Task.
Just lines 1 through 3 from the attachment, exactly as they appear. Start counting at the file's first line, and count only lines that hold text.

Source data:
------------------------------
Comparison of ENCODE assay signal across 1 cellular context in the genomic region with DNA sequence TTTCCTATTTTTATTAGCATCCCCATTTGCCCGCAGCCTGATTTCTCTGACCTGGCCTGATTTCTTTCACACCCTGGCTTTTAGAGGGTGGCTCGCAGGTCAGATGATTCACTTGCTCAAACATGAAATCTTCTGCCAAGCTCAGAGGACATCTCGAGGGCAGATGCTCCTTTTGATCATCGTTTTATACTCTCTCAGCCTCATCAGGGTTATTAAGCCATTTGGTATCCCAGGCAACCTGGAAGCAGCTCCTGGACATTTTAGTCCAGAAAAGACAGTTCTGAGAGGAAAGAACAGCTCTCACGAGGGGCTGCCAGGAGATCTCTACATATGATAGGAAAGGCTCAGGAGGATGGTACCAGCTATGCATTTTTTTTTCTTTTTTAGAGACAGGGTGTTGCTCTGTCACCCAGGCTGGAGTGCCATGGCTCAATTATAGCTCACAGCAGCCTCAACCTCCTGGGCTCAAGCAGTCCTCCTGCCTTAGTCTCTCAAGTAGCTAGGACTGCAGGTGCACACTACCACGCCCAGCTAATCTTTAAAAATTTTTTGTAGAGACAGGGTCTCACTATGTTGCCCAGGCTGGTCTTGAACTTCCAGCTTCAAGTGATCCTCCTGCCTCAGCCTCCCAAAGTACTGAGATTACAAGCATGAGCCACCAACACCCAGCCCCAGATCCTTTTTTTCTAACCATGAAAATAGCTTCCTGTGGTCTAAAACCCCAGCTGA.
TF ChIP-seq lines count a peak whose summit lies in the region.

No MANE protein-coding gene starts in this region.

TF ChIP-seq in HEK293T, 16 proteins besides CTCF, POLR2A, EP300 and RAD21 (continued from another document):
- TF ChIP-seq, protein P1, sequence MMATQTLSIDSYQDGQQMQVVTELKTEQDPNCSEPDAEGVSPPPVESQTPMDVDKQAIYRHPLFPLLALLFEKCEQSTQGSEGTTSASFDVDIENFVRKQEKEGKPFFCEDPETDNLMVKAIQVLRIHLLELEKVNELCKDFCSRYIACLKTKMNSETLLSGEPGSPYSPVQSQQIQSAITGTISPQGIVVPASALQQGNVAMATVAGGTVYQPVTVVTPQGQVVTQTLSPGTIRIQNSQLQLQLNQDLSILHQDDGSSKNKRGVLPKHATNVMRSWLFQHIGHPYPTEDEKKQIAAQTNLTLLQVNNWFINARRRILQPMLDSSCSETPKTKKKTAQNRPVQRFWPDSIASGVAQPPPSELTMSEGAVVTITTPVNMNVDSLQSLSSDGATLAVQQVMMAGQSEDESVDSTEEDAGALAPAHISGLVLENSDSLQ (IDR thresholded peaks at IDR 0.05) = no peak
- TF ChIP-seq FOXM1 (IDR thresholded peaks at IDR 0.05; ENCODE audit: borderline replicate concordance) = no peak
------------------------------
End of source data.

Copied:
Comparison of ENCODE assay signal across 1 cellular context in the genomic region with DNA sequence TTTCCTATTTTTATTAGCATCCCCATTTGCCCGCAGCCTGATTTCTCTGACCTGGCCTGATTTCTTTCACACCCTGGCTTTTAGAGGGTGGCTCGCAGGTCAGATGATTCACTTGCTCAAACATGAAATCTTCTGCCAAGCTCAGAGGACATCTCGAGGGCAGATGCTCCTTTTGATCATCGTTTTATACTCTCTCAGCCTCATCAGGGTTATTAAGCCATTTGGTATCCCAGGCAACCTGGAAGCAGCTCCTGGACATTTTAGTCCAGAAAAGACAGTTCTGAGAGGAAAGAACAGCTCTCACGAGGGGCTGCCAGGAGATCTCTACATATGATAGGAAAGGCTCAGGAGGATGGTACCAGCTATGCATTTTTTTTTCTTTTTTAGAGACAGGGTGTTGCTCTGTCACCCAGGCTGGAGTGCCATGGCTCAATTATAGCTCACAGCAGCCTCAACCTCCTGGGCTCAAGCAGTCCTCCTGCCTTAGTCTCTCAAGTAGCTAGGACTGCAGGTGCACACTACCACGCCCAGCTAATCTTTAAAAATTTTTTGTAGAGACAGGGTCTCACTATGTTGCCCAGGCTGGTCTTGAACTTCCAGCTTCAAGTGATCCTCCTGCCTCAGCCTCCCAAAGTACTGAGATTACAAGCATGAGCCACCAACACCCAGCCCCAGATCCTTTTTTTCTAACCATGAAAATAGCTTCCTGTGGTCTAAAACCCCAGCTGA.
TF ChIP-seq lines count a peak whose summit lies in the region.

No MANE protein-coding gene starts in this region.